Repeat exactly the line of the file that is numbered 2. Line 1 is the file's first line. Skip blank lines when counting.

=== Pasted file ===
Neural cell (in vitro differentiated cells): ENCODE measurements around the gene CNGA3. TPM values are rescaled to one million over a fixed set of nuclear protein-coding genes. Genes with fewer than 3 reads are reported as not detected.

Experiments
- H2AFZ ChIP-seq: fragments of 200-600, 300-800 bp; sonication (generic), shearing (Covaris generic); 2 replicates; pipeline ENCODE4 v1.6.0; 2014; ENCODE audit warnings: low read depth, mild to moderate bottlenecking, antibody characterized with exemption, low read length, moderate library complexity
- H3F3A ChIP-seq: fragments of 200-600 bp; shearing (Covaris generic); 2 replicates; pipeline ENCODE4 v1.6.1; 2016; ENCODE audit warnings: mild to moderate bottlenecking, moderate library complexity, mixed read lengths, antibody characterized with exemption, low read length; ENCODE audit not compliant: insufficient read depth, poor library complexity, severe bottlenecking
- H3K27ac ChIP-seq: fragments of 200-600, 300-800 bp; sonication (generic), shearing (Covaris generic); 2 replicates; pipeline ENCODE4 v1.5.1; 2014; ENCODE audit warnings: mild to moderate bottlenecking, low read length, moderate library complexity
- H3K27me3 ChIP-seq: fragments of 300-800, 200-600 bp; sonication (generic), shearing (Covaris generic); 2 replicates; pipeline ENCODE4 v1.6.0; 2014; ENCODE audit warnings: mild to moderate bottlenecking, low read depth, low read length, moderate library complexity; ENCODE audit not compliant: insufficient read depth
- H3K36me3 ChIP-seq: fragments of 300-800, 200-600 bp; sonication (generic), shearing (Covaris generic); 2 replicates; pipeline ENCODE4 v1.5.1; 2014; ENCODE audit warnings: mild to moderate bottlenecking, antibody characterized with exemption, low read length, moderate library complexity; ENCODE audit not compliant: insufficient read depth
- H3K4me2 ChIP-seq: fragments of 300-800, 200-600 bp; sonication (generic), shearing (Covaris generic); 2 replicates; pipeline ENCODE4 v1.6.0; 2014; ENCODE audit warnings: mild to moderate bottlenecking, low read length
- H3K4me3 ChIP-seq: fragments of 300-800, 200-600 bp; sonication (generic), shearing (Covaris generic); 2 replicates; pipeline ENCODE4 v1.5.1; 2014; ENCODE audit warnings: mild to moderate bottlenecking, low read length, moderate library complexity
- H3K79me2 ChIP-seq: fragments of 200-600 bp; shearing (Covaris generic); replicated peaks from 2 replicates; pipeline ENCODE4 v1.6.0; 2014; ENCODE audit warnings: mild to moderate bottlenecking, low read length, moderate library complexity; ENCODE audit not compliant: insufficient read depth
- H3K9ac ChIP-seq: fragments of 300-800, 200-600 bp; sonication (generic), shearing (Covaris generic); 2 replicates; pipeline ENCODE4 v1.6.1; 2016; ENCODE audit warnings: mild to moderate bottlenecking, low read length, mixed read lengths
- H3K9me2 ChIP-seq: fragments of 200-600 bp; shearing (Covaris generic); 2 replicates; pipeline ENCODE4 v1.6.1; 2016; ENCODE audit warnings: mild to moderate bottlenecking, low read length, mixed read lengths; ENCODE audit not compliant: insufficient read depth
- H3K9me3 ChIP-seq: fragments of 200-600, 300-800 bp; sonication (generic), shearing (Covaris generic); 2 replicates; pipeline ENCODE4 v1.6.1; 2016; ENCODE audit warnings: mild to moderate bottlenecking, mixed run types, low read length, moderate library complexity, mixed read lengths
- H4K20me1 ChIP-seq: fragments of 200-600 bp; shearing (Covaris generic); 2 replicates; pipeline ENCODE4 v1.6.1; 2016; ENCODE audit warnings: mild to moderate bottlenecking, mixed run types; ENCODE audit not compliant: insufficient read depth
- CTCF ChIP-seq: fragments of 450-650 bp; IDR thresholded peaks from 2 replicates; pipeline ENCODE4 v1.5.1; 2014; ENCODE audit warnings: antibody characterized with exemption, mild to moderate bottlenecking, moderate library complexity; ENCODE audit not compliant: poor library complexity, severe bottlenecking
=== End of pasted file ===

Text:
Experiments